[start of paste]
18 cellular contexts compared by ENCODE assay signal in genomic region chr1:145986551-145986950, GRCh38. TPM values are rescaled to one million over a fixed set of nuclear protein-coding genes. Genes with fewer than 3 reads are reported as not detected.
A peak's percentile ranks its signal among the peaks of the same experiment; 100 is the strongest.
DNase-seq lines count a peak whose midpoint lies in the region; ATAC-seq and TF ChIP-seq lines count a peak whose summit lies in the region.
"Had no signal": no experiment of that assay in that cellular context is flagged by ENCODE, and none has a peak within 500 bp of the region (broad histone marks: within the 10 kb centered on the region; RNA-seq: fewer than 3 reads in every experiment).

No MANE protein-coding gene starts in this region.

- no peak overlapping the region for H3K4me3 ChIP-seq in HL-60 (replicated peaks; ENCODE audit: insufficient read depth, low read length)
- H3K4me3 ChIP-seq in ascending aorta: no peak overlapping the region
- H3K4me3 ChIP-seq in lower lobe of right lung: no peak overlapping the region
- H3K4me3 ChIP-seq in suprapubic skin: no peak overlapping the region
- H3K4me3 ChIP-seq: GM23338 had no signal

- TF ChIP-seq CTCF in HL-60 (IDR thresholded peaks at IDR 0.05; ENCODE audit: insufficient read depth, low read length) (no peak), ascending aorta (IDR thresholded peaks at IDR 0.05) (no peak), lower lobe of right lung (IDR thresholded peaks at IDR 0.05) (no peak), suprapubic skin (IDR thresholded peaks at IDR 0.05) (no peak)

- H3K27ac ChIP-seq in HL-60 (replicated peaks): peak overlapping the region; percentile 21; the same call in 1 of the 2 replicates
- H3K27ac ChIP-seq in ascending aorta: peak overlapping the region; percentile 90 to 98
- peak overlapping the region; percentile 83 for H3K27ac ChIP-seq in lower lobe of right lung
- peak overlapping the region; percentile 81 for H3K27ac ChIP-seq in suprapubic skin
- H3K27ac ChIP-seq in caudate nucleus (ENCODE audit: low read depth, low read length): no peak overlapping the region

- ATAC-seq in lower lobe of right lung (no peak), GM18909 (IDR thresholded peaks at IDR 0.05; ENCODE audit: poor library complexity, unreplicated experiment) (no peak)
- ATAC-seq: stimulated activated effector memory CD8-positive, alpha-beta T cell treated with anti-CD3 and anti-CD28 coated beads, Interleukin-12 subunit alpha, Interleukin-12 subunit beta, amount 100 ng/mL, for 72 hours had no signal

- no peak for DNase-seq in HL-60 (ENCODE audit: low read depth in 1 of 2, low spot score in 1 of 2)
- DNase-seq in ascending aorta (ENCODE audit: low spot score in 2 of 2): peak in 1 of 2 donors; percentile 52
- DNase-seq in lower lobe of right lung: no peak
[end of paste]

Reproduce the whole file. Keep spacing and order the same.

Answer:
18 cellular contexts compared by ENCODE assay signal in genomic region chr1:145986551-145986950, GRCh38. TPM values are rescaled to one million over a fixed set of nuclear protein-coding genes. Genes with fewer than 3 reads are reported as not detected.
A peak's percentile ranks its signal among the peaks of the same experiment; 100 is the strongest.
DNase-seq lines count a peak whose midpoint lies in the region; ATAC-seq and TF ChIP-seq lines count a peak whose summit lies in the region.
"Had no signal": no experiment of that assay in that cellular context is flagged by ENCODE, and none has a peak within 500 bp of the region (broad histone marks: within the 10 kb centered on the region; RNA-seq: fewer than 3 reads in every experiment).

No MANE protein-coding gene starts in this region.

- no peak overlapping the region for H3K4me3 ChIP-seq in HL-60 (replicated peaks; ENCODE audit: insufficient read depth, low read length)
- H3K4me3 ChIP-seq in ascending aorta: no peak overlapping the region
- H3K4me3 ChIP-seq in lower lobe of right lung: no peak overlapping the region
- H3K4me3 ChIP-seq in suprapubic skin: no peak overlapping the region
- H3K4me3 ChIP-seq: GM23338 had no signal

- TF ChIP-seq CTCF in HL-60 (IDR thresholded peaks at IDR 0.05; ENCODE audit: insufficient read depth, low read length) (no peak), ascending aorta (IDR thresholded peaks at IDR 0.05) (no peak), lower lobe of right lung (IDR thresholded peaks at IDR 0.05) (no peak), suprapubic skin (IDR thresholded peaks at IDR 0.05) (no peak)

- H3K27ac ChIP-seq in HL-60 (replicated peaks): peak overlapping the region; percentile 21; the same call in 1 of the 2 replicates
- H3K27ac ChIP-seq in ascending aorta: peak overlapping the region; percentile 90 to 98
- peak overlapping the region; percentile 83 for H3K27ac ChIP-seq in lower lobe of right lung
- peak overlapping the region; percentile 81 for H3K27ac ChIP-seq in suprapubic skin
- H3K27ac ChIP-seq in caudate nucleus (ENCODE audit: low read depth, low read length): no peak overlapping the region

- ATAC-seq in lower lobe of right lung (no peak), GM18909 (IDR thresholded peaks at IDR 0.05; ENCODE audit: poor library complexity, unreplicated experiment) (no peak)
- ATAC-seq: stimulated activated effector memory CD8-positive, alpha-beta T cell treated with anti-CD3 and anti-CD28 coated beads, Interleukin-12 subunit alpha, Interleukin-12 subunit beta, amount 100 ng/mL, for 72 hours had no signal

- no peak for DNase-seq in HL-60 (ENCODE audit: low read depth in 1 of 2, low spot score in 1 of 2)
- DNase-seq in ascending aorta (ENCODE audit: low spot score in 2 of 2): peak in 1 of 2 donors; percentile 52
- DNase-seq in lower lobe of right lung: no peak